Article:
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Your Pregnancy Matters

3 exercises to avoid during pregnancy – and 7 that are safer

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Most exercises are safe during a normal pregnancy, including yoga and running.

Time and again, research has shown that exercise is safe and beneficial for women at all stages of pregnancy. The American College of Obstetricians and Gynecologists (ACOG) recommends it, stating that exercise does not increase the risk of low birth weight, premature delivery, or miscarriage in women with normal pregnancies.  

In fact, pregnant women who get the minimum recommended 30 minutes per day of exercise tend to have easier pregnancies, labors, and deliveries than women who lead sedentary lifestyles. 

The uterus is a muscular organ, and an amniotic fluid sack (a bag of protective liquid) keeps a baby well protected the majority of the time. Most exercises are safe during a normal pregnancy, as long as you take certain precautions. However, to protect your health and to eliminate unnecessary risks to your developing baby, certain activities are not advised. 

Avoid these activities throughout pregnancy

We recommend abstaining from the following activities until you are cleared by your doctor after recovery from childbirth

  1. Lifting heavy weights: Strength training is important for women’s health, but starting in the second trimester, we advise women to lift no more than 10 to 15 lbs. of anything, not just barbells but also toddlers and older children. This is mostly due to stability – with a growing baby bump, your balance will change, increasing your risk of falling and injuring your head or abdomen.
  2. Scuba diving: As you dive into deep water, pressure increases (hence the need for special diving suits and gear). However, even counterbalanced pressure can be harmful to pregnancy.
  3. Skydiving: The risks involved with skydiving to you and your baby outweigh the potential benefits of entertainment and exhilaration.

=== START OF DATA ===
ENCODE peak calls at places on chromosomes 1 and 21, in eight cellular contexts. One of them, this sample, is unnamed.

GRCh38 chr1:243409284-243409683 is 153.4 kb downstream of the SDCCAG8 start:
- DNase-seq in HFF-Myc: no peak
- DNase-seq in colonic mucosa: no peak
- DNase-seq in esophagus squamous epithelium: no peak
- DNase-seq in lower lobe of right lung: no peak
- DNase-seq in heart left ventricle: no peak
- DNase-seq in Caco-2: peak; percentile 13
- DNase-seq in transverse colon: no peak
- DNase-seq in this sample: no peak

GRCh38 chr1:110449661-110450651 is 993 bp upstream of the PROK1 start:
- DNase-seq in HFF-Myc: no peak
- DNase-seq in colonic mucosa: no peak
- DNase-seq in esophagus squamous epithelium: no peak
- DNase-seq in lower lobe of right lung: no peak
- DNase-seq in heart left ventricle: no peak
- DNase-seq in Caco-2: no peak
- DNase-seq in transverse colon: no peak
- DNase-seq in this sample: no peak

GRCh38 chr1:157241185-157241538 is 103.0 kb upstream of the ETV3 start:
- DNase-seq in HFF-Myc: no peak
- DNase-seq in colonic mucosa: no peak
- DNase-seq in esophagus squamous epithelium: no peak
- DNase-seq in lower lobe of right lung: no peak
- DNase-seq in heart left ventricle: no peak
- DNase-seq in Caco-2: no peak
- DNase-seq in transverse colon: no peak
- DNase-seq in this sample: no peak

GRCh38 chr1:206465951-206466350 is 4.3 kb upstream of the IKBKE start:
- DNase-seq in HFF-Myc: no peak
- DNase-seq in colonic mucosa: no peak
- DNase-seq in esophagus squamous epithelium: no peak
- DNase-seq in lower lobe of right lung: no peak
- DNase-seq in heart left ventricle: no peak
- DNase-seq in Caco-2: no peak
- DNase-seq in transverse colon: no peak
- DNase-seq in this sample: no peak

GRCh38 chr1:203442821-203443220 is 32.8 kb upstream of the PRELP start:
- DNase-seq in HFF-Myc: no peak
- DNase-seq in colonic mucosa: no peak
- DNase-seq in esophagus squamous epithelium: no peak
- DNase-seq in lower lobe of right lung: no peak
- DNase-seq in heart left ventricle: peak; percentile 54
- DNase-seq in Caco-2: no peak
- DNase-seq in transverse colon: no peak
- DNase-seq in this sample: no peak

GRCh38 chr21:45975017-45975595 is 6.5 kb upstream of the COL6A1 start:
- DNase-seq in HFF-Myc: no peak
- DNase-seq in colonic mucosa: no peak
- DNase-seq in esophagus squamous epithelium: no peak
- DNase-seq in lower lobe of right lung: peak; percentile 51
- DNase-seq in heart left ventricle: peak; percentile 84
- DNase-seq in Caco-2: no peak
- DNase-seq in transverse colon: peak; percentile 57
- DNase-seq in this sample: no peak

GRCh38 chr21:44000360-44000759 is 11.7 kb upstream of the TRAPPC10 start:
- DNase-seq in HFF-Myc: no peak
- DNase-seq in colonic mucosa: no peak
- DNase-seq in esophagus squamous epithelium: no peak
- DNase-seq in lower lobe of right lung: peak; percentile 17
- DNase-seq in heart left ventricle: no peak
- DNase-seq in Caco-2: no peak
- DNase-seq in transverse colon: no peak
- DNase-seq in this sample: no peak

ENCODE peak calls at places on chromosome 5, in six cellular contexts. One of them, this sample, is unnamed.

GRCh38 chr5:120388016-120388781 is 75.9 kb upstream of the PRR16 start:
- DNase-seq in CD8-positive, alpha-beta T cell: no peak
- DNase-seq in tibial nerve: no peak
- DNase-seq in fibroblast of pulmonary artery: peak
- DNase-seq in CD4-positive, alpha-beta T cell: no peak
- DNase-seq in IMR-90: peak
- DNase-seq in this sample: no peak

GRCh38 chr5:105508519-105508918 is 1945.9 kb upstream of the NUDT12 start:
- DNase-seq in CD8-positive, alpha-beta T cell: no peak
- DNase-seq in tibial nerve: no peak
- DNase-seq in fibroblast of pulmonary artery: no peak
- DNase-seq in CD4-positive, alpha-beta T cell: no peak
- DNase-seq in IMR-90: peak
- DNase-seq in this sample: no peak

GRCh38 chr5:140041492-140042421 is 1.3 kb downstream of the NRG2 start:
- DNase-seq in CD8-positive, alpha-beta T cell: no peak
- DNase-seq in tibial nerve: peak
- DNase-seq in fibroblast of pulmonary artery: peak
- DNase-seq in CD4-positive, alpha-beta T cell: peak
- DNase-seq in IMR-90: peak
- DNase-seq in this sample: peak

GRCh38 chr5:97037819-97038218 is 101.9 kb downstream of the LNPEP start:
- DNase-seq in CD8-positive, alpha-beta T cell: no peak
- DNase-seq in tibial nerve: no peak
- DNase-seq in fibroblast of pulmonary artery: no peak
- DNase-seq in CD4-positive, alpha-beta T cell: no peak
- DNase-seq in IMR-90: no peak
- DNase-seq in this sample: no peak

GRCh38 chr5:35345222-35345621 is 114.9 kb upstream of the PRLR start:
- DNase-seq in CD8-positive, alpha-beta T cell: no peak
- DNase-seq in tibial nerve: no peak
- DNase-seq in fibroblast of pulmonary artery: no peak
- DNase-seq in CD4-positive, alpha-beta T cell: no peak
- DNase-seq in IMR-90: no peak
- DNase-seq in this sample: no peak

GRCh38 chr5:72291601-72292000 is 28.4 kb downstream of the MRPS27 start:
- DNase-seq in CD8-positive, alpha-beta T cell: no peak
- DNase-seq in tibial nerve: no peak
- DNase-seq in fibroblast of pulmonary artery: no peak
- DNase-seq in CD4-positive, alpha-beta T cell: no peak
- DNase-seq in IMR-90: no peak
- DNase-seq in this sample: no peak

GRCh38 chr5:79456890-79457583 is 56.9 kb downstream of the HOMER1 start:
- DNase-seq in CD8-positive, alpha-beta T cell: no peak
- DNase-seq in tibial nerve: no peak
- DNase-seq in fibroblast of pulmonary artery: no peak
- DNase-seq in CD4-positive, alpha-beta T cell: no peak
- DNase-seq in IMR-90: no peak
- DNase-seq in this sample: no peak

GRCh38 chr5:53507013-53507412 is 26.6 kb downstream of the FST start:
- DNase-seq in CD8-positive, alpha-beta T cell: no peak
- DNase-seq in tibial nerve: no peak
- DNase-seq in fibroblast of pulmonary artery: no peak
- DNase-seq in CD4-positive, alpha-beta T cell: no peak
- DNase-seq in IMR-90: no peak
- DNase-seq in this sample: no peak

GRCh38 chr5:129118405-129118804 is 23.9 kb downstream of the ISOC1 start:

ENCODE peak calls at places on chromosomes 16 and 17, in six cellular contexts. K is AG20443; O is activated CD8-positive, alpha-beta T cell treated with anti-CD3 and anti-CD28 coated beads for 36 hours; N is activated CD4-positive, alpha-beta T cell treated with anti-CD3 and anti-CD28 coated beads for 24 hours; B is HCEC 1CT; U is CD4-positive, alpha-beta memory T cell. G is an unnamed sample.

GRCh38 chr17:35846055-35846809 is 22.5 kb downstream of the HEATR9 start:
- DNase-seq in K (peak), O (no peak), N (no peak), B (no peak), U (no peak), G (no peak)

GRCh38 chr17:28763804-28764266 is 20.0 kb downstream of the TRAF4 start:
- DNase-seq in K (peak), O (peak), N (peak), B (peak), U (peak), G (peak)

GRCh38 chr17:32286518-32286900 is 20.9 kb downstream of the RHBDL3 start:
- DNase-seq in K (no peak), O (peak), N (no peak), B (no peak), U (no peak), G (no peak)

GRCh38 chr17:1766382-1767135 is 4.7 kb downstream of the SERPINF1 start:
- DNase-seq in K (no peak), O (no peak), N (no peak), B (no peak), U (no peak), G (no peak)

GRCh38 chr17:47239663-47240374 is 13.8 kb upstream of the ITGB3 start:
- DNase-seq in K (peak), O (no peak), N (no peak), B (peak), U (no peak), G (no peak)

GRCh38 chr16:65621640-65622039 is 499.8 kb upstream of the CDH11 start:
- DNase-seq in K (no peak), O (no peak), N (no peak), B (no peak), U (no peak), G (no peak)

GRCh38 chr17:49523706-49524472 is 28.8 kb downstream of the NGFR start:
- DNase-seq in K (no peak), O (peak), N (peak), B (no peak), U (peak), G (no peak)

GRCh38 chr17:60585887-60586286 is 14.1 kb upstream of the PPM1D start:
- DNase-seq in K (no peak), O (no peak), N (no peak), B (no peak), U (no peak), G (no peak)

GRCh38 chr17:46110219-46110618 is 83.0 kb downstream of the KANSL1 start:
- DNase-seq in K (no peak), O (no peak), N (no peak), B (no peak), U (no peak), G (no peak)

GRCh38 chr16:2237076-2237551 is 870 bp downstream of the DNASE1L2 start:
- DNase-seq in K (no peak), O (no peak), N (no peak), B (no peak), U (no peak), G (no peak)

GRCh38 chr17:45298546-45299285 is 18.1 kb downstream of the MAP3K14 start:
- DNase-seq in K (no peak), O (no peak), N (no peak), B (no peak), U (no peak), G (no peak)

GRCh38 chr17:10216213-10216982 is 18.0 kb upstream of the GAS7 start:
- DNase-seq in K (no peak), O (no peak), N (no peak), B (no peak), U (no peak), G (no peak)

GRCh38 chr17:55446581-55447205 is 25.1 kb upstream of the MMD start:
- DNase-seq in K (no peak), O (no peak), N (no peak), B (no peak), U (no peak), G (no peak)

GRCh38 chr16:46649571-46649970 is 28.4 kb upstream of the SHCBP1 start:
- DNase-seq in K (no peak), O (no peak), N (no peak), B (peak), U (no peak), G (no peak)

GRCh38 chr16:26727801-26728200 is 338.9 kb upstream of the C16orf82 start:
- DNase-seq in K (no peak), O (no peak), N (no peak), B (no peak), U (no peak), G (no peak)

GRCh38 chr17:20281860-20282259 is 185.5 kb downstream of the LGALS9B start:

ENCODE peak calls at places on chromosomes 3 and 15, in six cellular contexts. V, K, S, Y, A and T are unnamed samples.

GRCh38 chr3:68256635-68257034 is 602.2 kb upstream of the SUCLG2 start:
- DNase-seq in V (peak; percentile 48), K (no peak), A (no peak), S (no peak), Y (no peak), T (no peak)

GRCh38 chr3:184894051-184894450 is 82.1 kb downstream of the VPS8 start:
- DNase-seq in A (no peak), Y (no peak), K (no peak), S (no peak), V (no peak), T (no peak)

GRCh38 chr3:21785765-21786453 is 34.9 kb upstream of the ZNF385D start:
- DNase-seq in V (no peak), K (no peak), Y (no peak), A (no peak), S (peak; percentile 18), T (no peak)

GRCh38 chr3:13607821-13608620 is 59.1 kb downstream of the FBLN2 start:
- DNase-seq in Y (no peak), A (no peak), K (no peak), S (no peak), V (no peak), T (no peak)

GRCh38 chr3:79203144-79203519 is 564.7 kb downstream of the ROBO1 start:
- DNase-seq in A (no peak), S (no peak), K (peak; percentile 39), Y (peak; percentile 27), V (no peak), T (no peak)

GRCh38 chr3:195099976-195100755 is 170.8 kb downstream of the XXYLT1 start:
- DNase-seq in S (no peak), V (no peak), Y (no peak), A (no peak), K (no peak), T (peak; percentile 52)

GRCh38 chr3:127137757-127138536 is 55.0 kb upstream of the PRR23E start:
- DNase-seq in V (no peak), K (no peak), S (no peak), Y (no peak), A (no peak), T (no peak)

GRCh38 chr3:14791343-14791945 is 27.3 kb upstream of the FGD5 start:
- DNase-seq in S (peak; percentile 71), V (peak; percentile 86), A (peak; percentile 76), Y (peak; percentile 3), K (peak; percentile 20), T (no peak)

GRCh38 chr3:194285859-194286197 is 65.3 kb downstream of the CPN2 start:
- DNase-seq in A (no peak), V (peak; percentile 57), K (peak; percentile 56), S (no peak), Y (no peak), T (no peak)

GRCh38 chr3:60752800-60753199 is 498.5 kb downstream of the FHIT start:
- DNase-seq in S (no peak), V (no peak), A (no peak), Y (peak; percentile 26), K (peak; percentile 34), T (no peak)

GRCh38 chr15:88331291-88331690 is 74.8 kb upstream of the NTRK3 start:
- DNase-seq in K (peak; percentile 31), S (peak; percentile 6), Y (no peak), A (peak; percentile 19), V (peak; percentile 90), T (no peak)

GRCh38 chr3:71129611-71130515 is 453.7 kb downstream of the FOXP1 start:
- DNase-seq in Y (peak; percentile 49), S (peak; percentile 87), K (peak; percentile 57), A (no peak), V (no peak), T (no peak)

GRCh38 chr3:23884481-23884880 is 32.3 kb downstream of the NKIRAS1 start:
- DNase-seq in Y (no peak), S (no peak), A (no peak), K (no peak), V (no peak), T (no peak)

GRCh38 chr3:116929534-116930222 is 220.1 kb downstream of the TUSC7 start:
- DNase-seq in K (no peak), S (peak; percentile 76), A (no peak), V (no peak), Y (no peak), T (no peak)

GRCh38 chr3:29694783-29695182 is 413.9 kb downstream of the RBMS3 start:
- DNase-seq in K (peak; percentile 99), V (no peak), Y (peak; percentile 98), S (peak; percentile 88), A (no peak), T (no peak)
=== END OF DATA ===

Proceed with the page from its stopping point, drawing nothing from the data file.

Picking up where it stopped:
These exercises are safe, with certain precautions

  1. Cycling: Stationary biking and riding on regular streets, sidewalks, and well-maintained dirt or asphalt trails are generally safe. Ensure that your brakes are functioning, avoid rocky trails that could increase the risk of toppling over, and wear a helmet when biking outdoors.
  2. Rock climbing: If you use an indoor climbing wall, use safety clips and protective gear. Outdoors, choose easy courses with accessible, sturdy foot- and handholds to reduce the risk of injury, and wear protective gear.
  3. Skiing: Cross-country skiing is generally safe if you take standard precautions for personal safety, including cold-weather protective clothing. For downhill skiing, choose gentle slopes and avoid steep, icy, and crowded runs to reduce the risk of collisions or falls.
  4. Yoga: Most poses are safe during pregnancy, as long as your balance is stable. However, we recommend avoiding hot yoga to prevent dehydration and other potentially risky side effects. 

Related reading: You can exercise while pregnant – start now!

These exercises are generally safe throughout pregnancy

  1. Running: Most pregnant women who were runners before pregnancy can safely continue the sport, even up to the third trimester. Alysia Montano, an 800-meter runner, even participated in the U.S. Track and Field Championships while pregnant with her second child!
  2. Swimming and snorkeling: Lap swimming and snorkeling are fun ways to stay active while reducing pressure on your knees and ankles.
  3. Walking: This old standby is a go-to exercise for many people, pregnant or not, and offers similar health benefits to running.

Exercise is important for women’s health, and particularly for healthy pregnancies. Although approximately one-third of all pregnancies result in miscarriage, these tragedies rarely have anything to do with the mother’s activities; rather, pregnancy loss is typically associated with factors outside our control, such as fetal abnormality.

If you have concerns or questions about exercise or particular activities, visit with your Ob/Gyn. Our goal is the same as yours: Healthy pregnancies, healthy moms, and healthy babies.

To schedule an appointment, call 214-645-8300 or request an appointment online

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